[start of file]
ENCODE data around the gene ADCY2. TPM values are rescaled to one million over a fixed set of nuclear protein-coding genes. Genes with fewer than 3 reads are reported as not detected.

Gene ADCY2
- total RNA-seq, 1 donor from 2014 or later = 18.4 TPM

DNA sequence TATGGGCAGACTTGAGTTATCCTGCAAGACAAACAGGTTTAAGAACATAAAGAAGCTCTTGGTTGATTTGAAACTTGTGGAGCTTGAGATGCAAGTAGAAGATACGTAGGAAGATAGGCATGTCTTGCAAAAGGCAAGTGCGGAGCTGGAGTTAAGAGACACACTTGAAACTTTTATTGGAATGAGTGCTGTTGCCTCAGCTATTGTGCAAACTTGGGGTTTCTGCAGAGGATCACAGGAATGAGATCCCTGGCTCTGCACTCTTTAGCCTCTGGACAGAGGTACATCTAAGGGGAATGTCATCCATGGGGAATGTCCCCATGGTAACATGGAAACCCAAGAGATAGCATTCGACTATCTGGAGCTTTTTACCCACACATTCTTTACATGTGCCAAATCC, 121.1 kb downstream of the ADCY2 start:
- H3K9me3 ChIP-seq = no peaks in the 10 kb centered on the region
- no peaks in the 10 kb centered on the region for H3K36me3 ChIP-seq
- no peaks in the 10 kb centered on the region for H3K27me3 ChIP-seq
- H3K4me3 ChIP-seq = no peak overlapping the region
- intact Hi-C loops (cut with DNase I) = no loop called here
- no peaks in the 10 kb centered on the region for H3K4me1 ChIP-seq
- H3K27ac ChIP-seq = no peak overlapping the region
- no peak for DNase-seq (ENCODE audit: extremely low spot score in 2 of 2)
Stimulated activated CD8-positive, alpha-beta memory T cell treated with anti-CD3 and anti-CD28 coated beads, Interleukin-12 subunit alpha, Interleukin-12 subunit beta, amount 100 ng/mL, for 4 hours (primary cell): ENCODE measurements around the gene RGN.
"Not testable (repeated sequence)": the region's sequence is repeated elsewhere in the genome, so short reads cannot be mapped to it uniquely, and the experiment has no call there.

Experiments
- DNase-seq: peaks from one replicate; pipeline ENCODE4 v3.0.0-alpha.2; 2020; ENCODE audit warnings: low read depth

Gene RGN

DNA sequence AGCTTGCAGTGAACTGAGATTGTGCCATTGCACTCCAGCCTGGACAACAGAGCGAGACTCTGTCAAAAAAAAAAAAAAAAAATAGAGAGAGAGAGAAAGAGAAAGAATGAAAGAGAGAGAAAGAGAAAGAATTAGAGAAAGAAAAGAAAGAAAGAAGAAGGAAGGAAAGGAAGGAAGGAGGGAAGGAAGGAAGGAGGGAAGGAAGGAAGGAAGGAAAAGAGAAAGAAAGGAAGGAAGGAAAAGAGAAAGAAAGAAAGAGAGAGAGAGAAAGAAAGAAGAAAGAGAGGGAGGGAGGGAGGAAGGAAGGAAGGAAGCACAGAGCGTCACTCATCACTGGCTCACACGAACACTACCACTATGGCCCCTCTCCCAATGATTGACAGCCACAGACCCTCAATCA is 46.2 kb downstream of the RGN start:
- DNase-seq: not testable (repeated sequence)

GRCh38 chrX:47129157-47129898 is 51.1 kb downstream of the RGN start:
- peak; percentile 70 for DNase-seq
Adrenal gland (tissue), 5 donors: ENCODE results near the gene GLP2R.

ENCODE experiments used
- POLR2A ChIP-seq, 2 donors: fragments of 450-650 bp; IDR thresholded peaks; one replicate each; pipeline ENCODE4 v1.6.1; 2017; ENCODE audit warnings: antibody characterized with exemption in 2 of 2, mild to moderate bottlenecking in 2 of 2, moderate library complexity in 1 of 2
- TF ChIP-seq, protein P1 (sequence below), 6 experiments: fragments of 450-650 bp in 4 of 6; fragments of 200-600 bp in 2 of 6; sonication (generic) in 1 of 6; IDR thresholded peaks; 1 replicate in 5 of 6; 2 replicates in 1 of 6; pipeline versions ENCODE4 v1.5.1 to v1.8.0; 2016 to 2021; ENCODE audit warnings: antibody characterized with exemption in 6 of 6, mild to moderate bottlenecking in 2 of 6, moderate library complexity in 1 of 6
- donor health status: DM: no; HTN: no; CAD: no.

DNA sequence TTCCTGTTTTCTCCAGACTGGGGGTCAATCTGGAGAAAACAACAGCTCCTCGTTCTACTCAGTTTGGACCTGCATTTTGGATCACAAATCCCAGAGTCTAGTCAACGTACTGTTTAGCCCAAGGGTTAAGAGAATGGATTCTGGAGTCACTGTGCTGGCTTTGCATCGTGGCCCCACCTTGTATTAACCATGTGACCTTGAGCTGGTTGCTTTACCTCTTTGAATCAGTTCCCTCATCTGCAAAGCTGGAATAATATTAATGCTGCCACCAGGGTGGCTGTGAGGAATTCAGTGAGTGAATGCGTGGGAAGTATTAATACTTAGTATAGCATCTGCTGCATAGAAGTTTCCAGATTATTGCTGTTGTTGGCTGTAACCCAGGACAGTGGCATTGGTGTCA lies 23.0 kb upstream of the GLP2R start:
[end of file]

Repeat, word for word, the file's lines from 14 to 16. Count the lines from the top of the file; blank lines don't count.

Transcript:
"Not testable (repeated sequence)": the region's sequence is repeated elsewhere in the genome, so short reads cannot be mapped to it uniquely, and the experiment has no call there.

Experiments
- DNase-seq: peaks from one replicate; pipeline ENCODE4 v3.0.0-alpha.2; 2020; ENCODE audit warnings: low read depth